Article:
December 7, 2022

Business Update Blog

What is customer journey orchestration and how does it work?

Great customer experiences are easier to imagine than to actually understand and deliver. That’s why tools that help marketers analyze the customer journey and act on the insights gained — customer journey orchestration (CJO) software — are finding a spot in businesses’ technology stacks.

Basic CJO categories

Customer journey orchestration isn’t as precisely defined as other marketing technology categories. It’s a fairly new niche, and vendors are coming at it from different angles. 

Some players have newly architected solutions specifically targeted at meeting this particular need. Others are building upon expertise in other channels, such as call analytics or customer intelligence, by evolving through development or acquisitions. 

A third category, which includes Salesforce and Adobe, are enterprise application providers with established customer bases that have been adding customer journey analytics and orchestration functionality to their offerings. 

Industry-watchers expect to see additional entries from pure-play start-ups, as well as the repositioning of vendors in adjacent categories such as customer data platforms, marketing analytics and real-time interaction management (RTIM). 

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What defines customer journey orchestration? 

The phrase “customer journey” has been a part of the digital marketing dialogue for years, which may contribute to the lack of clarity around what exactly customer journey orchestration is, and what it isn’t. The following core areas have emerged as critical to getting an actionable picture of the customer journey and taking action to improve it. 

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Customer-focused, outside-in approach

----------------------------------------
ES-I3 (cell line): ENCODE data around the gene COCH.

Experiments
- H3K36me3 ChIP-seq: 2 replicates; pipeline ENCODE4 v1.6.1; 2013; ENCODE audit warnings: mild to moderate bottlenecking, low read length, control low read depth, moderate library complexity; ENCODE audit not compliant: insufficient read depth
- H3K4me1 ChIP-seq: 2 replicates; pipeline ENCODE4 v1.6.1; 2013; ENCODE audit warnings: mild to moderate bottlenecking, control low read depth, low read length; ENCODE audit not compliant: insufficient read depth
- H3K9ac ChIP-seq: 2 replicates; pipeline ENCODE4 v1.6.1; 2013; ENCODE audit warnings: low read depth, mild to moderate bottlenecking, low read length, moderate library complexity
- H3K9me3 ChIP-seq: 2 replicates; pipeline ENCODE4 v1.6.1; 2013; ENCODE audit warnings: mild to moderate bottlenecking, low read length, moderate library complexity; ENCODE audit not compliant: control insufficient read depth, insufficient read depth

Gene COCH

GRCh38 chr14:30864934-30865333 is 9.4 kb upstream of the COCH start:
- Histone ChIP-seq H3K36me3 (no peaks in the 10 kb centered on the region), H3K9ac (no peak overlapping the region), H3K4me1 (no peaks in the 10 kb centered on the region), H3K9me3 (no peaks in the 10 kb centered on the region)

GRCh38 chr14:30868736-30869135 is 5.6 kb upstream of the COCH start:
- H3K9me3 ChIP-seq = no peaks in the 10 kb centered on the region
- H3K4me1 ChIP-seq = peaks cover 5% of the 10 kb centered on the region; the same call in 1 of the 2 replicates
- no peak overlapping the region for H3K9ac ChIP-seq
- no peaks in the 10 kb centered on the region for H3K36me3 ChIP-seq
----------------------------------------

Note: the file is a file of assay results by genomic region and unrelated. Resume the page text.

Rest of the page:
Marketers may have an “ideal customer journey” in mind, but a true customer journey analytics approach acknowledges that today’s customers expect a great deal of flexibility to tailor interactions with businesses to their own preferences. 

With multiple devices, a variety of channels and many different paths to purchase, customers are in charge of their individual buying journeys. Everyone’s journey may be slightly different. Therefore it’s important that marketers look at things from the customer’s point of view, rather than sticking to a potentially outdated preconception of how people come to make a purchase. 

A focus on the lifetime value of the customer 

Instead of focusing solely on the awareness, interest, consideration, intent, evaluation and purchase stages — aka the “classic marketing funnel” of the buyer experience — customer journey orchestration aims to nurture the relationship between the customer and the brand beyond ownership and into repeat purchases and brand advocacy. 

Cross-channel data

To achieve this big picture view of the customer journey, marketers must be able to bring in data across every customer touchpoint, whether it’s led by marketing or not. This includes data from call centers, chatbots, in-store interactions and more. 

Real-time or close to real-time data

The simplest goal of customer journey orchestration practitioners is to identify and eliminate roadblocks hindering customers. But the ultimate goal is much more ambitious – to deliver contextually-relevant experiences to customers at their preferred touchpoints. To do this, they need to be able to gather data in real-time and respond in real time. 

Artificial intelligence and machine learning 

Developing insights, determining what the next best action should be for a particular customer, and setting that experience in motion are unlikely to occur in real-time without the benefit of artificial intelligence and machine learning. Making use of those technologies is key to customer journey orchestration.

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Download the full MarTech Intelligence Report: Enterprise Customer Journey Orchestration Platforms: A Marketer’s Guide

About The Author

Pamela Parker is Research Director at Third Door Media’s Content Studio, where she produces MarTech Intelligence Reports and other in-depth content for digital marketers in conjunction with Search Engine Land and MarTech. Prior to taking on this role at TDM, she served as Content Manager, Senior Editor and Executive Features Editor. Parker is a well-respected authority on digital marketing, having reported and written on the subject since its beginning. She’s a former managing editor of ClickZ and has also worked on the business side helping independent publishers monetize their sites at Federated Media Publishing. Parker earned a master’s degree in journalism from Columbia University.